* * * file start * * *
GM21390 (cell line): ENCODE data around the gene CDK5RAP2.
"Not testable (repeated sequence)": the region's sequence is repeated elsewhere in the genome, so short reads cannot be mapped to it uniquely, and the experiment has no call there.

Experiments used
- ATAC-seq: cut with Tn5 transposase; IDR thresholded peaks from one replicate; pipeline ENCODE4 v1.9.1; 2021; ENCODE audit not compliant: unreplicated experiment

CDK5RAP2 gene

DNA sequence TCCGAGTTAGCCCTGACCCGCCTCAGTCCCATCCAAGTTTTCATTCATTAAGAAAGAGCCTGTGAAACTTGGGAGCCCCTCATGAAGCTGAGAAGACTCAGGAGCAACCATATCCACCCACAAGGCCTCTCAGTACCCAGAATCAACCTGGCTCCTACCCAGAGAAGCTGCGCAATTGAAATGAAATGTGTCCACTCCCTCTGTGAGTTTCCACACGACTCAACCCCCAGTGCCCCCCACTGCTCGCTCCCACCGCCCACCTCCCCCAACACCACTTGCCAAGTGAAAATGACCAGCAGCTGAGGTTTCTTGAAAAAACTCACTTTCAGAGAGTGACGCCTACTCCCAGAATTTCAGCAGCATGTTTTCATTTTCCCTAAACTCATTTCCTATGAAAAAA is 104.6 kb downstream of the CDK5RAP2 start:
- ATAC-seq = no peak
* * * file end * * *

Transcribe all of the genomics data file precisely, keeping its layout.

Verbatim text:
GM21390 (cell line): ENCODE data around the gene CDK5RAP2.
"Not testable (repeated sequence)": the region's sequence is repeated elsewhere in the genome, so short reads cannot be mapped to it uniquely, and the experiment has no call there.

Experiments used
- ATAC-seq: cut with Tn5 transposase; IDR thresholded peaks from one replicate; pipeline ENCODE4 v1.9.1; 2021; ENCODE audit not compliant: unreplicated experiment

CDK5RAP2 gene

DNA sequence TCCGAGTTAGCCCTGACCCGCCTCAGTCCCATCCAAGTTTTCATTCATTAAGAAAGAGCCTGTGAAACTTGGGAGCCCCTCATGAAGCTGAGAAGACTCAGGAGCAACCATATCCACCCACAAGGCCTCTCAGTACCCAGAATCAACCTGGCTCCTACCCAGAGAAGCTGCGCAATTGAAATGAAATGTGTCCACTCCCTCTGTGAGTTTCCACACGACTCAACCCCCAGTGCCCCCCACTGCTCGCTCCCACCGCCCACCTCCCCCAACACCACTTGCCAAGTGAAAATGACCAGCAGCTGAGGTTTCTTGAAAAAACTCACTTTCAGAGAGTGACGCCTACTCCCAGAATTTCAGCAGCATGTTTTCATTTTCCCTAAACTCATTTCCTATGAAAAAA is 104.6 kb downstream of the CDK5RAP2 start:
- ATAC-seq = no peak